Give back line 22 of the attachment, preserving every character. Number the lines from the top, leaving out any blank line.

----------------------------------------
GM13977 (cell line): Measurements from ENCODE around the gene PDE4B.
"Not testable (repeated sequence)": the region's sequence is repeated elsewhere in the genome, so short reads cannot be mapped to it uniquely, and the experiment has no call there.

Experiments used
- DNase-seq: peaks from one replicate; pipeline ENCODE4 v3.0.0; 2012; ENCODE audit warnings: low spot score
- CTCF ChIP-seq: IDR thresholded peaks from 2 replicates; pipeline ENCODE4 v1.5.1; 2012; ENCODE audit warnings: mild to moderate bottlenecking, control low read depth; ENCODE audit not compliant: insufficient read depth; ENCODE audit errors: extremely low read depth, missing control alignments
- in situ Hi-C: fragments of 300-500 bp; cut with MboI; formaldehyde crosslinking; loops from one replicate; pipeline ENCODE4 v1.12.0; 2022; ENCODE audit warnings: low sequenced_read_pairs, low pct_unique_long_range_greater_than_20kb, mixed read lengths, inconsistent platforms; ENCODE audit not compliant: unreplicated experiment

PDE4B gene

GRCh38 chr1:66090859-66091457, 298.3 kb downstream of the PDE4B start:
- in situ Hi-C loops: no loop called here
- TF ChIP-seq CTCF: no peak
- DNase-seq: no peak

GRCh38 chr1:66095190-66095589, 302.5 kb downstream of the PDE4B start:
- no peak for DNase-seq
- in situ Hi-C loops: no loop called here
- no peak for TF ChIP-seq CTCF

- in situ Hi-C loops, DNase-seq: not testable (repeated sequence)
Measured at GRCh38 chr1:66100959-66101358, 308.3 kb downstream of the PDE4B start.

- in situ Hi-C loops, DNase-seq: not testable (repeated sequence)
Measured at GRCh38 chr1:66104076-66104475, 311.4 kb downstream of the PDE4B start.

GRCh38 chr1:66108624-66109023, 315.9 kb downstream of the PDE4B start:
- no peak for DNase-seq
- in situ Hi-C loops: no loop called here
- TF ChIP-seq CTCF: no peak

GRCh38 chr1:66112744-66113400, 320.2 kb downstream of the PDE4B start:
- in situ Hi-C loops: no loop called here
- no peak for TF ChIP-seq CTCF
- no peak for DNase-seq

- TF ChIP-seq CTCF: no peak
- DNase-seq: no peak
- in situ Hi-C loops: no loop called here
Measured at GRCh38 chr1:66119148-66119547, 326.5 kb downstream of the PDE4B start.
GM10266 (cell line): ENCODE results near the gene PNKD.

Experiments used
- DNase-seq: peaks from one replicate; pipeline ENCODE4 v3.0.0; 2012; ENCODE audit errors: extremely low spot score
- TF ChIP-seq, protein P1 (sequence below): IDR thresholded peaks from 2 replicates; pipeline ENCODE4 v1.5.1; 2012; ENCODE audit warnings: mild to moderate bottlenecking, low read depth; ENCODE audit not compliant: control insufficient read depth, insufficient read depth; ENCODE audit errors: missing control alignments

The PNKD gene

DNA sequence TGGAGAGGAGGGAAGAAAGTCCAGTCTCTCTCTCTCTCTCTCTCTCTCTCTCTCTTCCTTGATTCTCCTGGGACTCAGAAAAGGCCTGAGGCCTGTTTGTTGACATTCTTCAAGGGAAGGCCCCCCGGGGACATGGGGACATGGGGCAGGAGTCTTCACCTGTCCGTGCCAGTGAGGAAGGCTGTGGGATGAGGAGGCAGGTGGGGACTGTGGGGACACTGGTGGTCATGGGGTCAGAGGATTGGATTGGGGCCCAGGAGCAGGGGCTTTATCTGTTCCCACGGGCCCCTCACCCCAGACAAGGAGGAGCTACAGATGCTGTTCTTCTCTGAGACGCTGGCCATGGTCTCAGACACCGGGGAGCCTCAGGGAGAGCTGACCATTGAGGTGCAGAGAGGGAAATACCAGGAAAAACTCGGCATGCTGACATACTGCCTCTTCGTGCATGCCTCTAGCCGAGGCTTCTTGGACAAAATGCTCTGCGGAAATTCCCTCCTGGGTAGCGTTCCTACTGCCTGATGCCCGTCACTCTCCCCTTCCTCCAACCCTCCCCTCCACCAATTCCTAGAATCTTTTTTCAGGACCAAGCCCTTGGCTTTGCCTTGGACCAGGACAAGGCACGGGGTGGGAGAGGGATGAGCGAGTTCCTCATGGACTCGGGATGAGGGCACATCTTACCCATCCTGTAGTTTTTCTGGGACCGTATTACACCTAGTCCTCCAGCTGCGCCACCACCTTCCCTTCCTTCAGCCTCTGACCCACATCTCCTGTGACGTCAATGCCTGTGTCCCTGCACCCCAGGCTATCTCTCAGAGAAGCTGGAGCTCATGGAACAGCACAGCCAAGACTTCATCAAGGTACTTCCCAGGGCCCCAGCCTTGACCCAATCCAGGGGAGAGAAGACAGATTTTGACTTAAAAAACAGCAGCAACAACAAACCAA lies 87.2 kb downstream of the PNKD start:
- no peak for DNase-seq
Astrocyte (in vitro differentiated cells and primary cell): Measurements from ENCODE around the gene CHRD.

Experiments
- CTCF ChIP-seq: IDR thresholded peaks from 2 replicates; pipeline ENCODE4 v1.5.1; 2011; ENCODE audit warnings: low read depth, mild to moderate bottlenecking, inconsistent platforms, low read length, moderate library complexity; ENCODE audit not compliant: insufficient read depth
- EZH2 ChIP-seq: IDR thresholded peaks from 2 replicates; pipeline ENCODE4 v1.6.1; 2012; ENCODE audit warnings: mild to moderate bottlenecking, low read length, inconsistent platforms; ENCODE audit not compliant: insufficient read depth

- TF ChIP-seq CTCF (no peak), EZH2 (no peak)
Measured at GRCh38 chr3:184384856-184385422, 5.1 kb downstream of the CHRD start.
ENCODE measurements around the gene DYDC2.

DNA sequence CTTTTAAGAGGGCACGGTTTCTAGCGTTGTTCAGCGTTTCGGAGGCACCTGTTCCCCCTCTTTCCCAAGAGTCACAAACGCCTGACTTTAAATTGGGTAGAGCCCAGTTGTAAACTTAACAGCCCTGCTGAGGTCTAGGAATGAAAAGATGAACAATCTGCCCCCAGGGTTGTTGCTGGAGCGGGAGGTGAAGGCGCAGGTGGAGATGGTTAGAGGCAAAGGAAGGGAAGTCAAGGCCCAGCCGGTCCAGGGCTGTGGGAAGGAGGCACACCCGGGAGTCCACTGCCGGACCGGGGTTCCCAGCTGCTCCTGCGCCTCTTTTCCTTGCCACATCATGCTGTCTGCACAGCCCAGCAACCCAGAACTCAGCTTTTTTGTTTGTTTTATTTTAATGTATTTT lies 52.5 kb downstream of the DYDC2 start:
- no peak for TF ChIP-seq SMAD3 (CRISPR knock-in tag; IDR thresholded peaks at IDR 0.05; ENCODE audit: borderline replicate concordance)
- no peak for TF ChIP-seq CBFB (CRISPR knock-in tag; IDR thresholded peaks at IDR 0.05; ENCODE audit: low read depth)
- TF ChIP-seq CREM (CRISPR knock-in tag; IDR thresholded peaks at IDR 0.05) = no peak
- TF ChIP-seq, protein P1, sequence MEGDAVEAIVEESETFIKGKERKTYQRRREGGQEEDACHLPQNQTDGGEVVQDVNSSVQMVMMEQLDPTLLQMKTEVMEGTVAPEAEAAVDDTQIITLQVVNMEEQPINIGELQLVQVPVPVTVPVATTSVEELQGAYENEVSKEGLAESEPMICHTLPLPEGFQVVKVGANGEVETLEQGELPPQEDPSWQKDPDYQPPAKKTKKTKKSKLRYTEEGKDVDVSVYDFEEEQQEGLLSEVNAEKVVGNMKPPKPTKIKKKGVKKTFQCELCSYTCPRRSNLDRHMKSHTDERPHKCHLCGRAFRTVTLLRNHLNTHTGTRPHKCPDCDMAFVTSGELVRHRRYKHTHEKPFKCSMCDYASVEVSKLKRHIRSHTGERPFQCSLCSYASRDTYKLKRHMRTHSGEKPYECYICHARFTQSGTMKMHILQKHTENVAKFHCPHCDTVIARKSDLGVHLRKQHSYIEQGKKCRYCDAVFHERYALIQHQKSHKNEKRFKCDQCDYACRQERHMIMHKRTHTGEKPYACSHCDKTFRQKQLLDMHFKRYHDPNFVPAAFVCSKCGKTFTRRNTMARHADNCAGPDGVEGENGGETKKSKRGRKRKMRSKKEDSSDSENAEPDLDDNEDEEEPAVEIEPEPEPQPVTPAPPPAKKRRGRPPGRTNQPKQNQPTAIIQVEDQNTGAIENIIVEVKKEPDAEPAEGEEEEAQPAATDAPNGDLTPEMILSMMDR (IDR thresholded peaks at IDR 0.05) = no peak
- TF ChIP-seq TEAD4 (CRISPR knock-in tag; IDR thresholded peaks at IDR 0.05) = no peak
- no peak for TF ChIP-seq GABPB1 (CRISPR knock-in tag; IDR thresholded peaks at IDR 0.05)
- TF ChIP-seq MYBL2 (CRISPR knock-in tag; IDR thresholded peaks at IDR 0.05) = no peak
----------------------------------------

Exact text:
- in situ Hi-C loops: no loop called here